One diabetes expert said the results were on par with bariatric surgery and are more than sufficient to help people prevent or delay type 2 diabetes.
The most common side-effects of Mounjaro include nausea and diarrhoea, but other complaints including vomiting, constipation, indigestion and stomach pain have also been raised.
Eli Lilly has played down Mounjaro’s use as a weight-loss miracle drug, saying it “is not indicated for the treatment of obesity or weight reduction”.
“While an added benefit of Mounjaro is weight loss, it needs to be made clear that in Australia this drug is indicated for type 2 diabetes management,” Australian Diabetes Society chief executive Sof Andrikopolous said.
Why are experts are keen on it as a diabetes drug?
Andrikopolous told 7NEWS.com.au the society is “very confident” Mounjaro will have a “significant and positive benefit for people with type 2 diabetes”.
“This is a significant time in type 2 diabetes management as we continue to get new drugs and new classes of drugs to treat high blood glucose and consequent complications,” Andrikopolous said.
While the first approach to addressing the disease is always tied to lifestyle — think exercise and food choices — and metformin is often the main first-line medication prescribed, contemporary options offer “new hope” when other avenues have been exhausted.
“Weight loss is an important therapeutic goal for many people and is essential for some people to manage, prevent, or delay type 2 diabetes,” Diabetes Australia said.
“Approved medications that help people manage type 2 diabetes, or prevent the condition, offer new hope”.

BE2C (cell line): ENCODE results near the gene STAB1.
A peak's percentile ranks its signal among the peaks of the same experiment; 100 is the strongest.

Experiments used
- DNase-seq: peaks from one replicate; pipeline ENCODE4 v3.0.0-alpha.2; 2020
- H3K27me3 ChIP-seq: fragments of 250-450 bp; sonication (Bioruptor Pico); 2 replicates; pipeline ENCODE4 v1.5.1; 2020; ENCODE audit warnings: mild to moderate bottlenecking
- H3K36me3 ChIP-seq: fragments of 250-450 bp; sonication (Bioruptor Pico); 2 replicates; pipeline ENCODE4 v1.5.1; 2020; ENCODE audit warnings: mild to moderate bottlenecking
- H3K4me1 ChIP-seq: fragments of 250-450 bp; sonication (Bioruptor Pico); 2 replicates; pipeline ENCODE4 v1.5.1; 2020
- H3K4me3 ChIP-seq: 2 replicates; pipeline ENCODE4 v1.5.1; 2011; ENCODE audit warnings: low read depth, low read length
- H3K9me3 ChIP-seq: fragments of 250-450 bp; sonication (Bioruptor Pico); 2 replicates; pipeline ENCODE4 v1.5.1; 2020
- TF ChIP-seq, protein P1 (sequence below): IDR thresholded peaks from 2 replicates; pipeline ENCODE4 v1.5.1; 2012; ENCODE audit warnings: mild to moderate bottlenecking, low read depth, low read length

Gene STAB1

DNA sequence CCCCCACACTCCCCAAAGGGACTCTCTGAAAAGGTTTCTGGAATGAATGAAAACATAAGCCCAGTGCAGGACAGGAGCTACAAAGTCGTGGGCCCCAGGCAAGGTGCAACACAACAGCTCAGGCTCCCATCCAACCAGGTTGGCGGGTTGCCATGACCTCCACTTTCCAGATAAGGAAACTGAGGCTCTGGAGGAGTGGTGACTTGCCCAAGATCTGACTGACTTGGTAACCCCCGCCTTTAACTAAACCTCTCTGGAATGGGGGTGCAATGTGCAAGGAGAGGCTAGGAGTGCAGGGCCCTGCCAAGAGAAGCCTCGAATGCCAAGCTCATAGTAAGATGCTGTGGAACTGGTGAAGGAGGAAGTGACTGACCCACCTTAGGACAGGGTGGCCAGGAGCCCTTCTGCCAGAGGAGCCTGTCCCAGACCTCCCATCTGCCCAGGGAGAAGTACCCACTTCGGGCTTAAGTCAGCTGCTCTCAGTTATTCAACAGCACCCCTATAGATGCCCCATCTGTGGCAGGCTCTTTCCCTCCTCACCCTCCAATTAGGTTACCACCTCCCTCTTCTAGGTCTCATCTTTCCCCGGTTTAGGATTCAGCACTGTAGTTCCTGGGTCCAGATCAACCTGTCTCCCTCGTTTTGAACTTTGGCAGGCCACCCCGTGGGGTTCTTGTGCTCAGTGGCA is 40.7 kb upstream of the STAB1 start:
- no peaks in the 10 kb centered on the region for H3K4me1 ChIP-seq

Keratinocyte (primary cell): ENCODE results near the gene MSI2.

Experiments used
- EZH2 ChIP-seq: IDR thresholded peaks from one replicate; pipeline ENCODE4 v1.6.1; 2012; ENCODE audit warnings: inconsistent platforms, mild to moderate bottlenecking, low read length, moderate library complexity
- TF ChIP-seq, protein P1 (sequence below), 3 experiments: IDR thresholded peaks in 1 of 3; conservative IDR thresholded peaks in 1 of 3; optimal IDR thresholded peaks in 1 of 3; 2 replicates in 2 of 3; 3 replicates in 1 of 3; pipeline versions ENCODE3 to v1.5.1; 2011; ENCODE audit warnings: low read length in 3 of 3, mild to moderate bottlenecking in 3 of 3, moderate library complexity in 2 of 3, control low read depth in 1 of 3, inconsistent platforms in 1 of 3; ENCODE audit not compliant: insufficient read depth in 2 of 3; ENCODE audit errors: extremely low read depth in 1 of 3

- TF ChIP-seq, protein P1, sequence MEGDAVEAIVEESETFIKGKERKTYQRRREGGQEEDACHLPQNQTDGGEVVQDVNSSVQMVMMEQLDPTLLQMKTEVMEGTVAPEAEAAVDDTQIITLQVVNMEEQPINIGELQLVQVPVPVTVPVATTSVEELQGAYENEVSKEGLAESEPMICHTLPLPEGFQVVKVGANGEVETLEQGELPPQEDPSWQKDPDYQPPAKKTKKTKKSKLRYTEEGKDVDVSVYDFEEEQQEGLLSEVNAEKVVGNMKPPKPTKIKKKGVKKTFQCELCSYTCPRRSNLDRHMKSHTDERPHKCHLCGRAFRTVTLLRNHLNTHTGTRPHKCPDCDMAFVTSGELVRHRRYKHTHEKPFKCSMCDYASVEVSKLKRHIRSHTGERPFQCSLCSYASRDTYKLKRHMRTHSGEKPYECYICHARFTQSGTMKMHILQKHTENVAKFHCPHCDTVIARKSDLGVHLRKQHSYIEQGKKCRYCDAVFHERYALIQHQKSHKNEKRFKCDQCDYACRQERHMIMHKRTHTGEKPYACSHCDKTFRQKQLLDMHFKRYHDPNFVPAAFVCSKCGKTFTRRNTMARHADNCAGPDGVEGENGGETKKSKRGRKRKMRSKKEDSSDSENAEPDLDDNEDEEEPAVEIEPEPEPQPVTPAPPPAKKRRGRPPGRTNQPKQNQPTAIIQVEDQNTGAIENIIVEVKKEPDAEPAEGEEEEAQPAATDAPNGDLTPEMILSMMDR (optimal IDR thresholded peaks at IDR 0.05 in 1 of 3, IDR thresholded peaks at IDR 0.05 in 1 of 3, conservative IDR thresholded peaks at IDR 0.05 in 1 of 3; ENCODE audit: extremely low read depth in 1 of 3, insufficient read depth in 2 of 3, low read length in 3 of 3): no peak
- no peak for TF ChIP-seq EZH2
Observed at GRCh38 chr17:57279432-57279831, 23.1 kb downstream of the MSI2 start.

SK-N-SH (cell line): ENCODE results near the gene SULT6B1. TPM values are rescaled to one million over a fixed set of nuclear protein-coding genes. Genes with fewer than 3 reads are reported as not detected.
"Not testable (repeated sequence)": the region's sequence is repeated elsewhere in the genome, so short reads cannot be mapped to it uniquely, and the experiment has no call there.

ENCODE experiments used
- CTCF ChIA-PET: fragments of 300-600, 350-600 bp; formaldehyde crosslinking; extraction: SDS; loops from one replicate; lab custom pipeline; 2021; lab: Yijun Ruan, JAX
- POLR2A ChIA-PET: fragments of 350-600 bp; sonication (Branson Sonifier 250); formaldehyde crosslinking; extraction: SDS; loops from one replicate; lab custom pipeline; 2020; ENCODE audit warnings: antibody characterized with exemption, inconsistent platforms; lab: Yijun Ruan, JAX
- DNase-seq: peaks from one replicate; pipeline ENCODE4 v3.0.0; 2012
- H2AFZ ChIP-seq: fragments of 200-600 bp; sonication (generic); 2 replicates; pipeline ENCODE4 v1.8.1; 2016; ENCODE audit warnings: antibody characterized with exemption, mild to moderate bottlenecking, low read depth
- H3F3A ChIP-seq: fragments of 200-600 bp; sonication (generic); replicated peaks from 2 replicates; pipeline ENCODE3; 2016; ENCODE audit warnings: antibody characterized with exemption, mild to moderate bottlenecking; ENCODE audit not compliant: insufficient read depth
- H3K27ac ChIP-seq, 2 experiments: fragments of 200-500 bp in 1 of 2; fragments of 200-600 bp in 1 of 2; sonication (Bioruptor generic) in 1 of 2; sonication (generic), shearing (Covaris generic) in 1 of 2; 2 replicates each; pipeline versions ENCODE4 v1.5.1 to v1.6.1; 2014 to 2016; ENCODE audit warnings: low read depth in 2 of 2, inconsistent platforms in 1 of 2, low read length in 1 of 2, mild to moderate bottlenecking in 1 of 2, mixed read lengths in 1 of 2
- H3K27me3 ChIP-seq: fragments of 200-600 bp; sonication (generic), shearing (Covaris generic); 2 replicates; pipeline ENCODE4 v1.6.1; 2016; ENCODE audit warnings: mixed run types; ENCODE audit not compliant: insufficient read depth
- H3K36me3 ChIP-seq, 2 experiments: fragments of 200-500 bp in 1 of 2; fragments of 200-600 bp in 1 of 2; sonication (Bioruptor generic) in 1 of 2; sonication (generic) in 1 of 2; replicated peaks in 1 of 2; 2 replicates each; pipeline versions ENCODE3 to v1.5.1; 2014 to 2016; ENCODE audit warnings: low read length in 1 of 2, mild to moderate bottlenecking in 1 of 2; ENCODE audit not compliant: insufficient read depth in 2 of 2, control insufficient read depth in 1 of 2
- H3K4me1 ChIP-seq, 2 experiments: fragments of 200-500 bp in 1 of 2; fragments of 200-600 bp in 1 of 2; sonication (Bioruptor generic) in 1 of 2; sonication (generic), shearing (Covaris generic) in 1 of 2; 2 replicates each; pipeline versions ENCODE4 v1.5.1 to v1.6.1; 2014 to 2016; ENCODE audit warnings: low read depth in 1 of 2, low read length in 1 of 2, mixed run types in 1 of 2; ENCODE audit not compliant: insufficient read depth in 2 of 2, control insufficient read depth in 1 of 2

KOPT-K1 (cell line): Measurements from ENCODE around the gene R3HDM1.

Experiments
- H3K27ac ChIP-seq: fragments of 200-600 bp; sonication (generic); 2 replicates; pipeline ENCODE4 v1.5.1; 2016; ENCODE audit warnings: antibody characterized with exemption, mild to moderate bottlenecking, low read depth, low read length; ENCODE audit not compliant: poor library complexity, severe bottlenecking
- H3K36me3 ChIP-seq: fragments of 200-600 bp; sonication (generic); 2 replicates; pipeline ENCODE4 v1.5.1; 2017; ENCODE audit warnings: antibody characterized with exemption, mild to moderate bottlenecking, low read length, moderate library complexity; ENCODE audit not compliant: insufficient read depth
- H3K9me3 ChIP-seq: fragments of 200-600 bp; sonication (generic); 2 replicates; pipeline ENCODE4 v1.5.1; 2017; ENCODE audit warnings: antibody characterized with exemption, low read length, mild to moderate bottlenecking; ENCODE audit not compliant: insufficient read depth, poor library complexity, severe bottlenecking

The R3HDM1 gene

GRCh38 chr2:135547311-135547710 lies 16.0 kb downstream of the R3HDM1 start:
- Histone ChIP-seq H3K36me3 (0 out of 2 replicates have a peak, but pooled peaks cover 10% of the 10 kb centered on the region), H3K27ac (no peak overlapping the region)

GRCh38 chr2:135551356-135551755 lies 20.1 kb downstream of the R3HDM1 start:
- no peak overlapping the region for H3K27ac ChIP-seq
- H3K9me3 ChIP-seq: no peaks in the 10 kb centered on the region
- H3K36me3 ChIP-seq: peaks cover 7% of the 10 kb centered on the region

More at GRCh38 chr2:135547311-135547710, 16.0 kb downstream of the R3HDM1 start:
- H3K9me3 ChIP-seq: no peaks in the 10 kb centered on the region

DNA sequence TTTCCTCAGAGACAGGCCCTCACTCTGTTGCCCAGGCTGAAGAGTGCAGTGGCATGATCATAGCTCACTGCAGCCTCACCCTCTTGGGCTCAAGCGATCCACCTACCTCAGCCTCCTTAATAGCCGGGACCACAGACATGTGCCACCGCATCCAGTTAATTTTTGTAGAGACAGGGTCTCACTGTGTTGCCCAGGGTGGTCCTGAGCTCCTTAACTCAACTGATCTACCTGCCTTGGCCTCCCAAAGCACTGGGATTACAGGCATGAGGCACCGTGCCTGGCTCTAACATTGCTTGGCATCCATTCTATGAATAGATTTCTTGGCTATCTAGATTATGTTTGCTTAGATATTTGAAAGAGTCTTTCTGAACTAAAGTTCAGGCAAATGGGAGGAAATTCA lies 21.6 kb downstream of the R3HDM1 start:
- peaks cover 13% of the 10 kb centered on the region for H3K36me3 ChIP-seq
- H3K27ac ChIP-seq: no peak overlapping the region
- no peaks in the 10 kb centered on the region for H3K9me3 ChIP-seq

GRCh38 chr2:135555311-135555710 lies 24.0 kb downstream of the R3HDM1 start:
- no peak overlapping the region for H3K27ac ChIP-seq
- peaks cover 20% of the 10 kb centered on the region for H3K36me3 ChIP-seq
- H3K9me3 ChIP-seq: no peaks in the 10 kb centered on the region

How can you get Mounjaro?
Australia’s Therapeutics Goods Administration (TGA) approved Mounjaro for the treatment of type 2 diabetes in December 2022 and it is currently only available via prescription.
It is available in vials and is injected once a week.
Dosages will vary depending on a patient’s personal situation.
Several pharmacies told 7NEWS.com.au they were not keeping the item in stock given its cost, current low demand and the different dosages that can be prescribed, but could easily order it in when needed.
Diabetes treatment Mounjaro has been available in the US for some time, and people have detailed their experiences with it. Credit: Supplied
I don’t have type 2 diabetes. Can my doctor prescribe it for weight loss?
The TGA told 7NEWS.com.au Mounjaro is “not approved for use for weight loss”, but conceded it is ultimately up to GPs to make that call.
“Prescribing a medicine for an indication that has not been approved by the TGA, known as off-label prescribing, is not illegal,” a spokesperson said.
“It is not the role of the TGA to regulate the clinical decisions of health professionals, and we are unable to prevent doctors from using their clinical judgement to prescribe medicines for other health conditions.”
The Australian Medical Association says people who want to lose weight for health reasons should discuss choices with their GP.
“Treatment options should always be discussed in the context of an individual’s broader medical history and personal circumstances,” AMA president Professor Steve Robson said.